Also: please don’t sue us 20th Century Fox. Or ABBA.

  • Intro Clip: The Martian Promotional Material.
  • Dave and Steve decide to do an episode with absolutely no regard for how difficult it will be for The Editor to deal with. Thanks guys.
  • Steve says Dave is going to say something and then Steve says it.
  • Steve assumes that you need a PhD to go into space. This is probably because he’s grasping at reasons why NASA would accept him into their space program.
  • Dave doesn’t think very highly of Computer Science degrees.
  • To protect Dave’s ego, Steve politely suggests that he is not sure about a fact that he seems awfully sure abou.
  • Steve says “less” when he means “fewer”.
  • We all heard you say “NASHA”, Steve.
  • Steve says “Yeah” a lot. A lot, a lot.
  • Technically, Mark Watney is both emancipated and emaciated.
  • Hey look, swearing!
  • Cast Away would have been a very different movie if Tom Hanks had a beach ball instead of a volley ball.
  • Dave, as someone who once lived near a potato garden, speaks for all botanists.
  • Things that would have been cut from a normal episode, but can’t because of the nature of a commentary episode: an extended discussion of astronaut poop.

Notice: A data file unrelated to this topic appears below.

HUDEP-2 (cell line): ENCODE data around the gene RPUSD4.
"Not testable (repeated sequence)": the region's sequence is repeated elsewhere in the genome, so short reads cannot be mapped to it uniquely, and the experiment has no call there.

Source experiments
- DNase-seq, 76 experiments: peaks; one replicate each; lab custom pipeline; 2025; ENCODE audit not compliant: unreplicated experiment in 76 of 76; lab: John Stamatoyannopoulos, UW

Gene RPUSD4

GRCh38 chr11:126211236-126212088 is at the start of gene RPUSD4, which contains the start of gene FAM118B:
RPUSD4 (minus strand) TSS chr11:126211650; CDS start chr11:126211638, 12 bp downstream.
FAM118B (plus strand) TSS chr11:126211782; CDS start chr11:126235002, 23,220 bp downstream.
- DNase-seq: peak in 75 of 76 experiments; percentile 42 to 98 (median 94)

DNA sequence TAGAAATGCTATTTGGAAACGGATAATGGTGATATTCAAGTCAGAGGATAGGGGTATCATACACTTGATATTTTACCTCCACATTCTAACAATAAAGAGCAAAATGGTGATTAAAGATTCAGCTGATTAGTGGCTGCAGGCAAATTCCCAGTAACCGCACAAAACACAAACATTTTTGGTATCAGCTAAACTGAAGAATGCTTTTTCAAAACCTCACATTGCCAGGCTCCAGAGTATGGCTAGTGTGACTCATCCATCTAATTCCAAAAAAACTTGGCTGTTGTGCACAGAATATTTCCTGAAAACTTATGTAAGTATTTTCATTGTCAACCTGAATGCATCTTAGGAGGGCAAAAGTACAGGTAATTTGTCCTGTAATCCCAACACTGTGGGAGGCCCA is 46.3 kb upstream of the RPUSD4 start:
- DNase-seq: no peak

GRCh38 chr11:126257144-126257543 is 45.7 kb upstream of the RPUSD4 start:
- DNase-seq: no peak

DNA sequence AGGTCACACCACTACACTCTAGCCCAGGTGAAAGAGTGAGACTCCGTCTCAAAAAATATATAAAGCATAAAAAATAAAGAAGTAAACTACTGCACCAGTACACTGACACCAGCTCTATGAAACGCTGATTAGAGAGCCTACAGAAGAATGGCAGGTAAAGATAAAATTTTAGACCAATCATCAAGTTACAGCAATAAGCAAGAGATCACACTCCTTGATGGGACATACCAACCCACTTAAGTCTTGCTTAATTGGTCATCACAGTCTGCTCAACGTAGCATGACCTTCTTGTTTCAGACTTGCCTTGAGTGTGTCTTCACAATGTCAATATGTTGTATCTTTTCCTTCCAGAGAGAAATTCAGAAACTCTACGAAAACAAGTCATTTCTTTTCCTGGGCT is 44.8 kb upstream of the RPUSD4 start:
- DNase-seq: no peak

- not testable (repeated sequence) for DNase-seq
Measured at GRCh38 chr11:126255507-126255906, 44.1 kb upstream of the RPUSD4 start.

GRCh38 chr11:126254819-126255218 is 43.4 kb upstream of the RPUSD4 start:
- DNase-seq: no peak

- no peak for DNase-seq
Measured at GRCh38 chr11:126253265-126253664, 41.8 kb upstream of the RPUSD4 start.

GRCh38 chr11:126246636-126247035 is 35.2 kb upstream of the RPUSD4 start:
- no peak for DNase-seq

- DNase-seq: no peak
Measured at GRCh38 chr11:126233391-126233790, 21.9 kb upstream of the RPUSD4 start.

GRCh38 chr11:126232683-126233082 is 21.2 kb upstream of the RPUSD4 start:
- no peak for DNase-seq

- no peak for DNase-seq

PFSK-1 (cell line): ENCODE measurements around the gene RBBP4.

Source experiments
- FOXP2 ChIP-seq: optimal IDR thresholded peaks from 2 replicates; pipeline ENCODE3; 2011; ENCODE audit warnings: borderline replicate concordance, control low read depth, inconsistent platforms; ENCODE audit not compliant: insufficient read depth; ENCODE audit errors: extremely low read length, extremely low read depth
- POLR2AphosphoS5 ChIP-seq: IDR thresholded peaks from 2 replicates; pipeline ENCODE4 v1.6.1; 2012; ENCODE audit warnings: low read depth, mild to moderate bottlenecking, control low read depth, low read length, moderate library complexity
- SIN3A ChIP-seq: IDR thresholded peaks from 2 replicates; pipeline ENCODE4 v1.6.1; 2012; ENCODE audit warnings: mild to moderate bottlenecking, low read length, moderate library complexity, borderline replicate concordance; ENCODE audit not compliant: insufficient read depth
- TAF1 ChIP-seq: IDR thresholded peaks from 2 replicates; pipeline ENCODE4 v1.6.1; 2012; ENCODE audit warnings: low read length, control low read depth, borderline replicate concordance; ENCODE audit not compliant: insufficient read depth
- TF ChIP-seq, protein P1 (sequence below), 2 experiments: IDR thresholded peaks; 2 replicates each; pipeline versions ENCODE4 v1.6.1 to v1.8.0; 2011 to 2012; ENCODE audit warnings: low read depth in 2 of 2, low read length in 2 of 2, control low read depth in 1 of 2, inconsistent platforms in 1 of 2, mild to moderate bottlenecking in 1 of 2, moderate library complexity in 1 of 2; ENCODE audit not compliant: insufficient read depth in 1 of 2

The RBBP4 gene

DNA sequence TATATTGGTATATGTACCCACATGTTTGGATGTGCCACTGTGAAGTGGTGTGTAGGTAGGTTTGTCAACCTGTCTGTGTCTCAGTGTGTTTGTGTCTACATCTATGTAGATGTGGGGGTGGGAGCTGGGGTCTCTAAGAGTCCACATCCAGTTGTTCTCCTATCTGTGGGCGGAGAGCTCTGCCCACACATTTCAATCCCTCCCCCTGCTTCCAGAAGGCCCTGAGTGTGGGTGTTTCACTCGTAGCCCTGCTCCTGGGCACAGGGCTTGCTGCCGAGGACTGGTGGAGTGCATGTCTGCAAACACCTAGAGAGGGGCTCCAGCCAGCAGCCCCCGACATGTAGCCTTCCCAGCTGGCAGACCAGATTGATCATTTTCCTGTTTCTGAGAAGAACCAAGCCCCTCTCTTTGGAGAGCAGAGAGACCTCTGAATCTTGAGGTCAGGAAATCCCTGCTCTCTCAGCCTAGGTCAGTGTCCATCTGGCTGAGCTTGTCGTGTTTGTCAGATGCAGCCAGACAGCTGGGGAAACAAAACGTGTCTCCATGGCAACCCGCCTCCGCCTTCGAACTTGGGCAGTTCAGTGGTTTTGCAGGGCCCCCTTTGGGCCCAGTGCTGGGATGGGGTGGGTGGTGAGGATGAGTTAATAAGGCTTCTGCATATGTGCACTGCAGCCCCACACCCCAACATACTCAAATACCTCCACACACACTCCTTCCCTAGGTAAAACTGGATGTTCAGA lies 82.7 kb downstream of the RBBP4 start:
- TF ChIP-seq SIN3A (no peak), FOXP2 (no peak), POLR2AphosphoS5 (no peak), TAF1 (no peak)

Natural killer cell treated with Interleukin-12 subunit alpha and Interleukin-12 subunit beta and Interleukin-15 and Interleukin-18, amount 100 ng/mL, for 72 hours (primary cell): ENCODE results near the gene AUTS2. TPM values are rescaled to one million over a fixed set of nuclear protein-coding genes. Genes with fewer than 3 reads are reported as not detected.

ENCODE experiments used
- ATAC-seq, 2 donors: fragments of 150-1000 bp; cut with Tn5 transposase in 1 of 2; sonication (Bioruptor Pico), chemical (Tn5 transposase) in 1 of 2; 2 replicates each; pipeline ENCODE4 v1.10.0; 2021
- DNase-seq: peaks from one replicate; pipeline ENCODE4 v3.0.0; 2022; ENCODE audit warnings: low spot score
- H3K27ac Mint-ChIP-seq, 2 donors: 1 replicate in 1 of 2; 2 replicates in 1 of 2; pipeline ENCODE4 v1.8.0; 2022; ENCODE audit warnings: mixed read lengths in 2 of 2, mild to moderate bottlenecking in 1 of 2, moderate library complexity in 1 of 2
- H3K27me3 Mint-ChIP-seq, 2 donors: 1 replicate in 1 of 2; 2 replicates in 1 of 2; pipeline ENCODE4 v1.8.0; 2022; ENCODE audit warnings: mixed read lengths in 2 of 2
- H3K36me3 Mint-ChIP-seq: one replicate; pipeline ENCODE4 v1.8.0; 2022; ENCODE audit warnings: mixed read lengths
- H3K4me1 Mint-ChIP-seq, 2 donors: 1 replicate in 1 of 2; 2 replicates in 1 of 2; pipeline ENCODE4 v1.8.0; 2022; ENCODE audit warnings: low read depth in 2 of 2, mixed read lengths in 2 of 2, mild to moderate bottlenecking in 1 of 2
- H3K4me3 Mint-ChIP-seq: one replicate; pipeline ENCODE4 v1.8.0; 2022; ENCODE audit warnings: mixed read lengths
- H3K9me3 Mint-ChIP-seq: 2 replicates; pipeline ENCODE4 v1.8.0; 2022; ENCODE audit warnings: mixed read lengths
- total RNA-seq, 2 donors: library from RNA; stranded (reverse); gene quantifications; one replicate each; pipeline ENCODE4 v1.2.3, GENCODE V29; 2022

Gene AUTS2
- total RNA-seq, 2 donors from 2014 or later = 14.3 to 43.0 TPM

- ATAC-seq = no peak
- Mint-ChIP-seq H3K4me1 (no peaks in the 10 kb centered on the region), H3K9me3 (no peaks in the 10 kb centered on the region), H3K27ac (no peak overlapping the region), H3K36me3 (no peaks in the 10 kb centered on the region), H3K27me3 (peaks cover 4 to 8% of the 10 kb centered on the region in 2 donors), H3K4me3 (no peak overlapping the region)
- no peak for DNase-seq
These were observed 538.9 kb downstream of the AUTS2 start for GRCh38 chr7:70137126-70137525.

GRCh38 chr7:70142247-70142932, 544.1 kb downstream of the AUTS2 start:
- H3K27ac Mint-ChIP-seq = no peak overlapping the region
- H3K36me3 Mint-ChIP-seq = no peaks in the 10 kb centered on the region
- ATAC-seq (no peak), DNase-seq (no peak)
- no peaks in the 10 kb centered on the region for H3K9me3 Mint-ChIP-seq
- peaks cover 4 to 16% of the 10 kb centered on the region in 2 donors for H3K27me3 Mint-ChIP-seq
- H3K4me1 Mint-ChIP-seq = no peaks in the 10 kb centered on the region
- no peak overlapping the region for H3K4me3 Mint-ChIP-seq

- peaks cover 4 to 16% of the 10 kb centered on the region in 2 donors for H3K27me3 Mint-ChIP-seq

• Steve, you guys did an entire episode on Julia Roberts. AN ENTIRE EPISODE. You shouldn’t be confusing her with Sandra Bullock anymore.
  • It sure sounds like Steve thinks he could do as good a job surviving on Mars as Matt Damon.
  • Chiwetel Ejiofor.
  • Dave doesn’t believe in butterflys.
  • Happy Days ran from 1974 to 1984 and disco music “achieved popularity during the mid-1970s to the early 1980s”. Citation.
  • This episode really gives you a sense of how much Dave loves “Stayin’ Alive” by the Bee Gees..
  • The next commentary episode is going to be about American Sniper. Just kidding. There is never going to be another commentary episode. Never ever.
  • Nobody will ever mistake Dave and Steve for scientists.
  • No, Steve. A political scientist doesn’t count.
  • Is anyone else uncomfortable every time Steve talks about “government porn”?
  • Dave shuts off his microphone and forces Steve to stumble awkwardly through talking to himself. In the background, you can hear Dave getting a soda.
  • “Vincent Parkour” and “Mindy Parker”.
  • Steve compliments himself.
  • Steve discovers how deep Dave’s love for him is.
  • Dave discovers how shallow Steve’s love for him is.
  • Steve talks some nonsense about sols. It sounds right, but is super wrong. Unfortunately for him, Dave believes him and thus there is an extended discussion about it.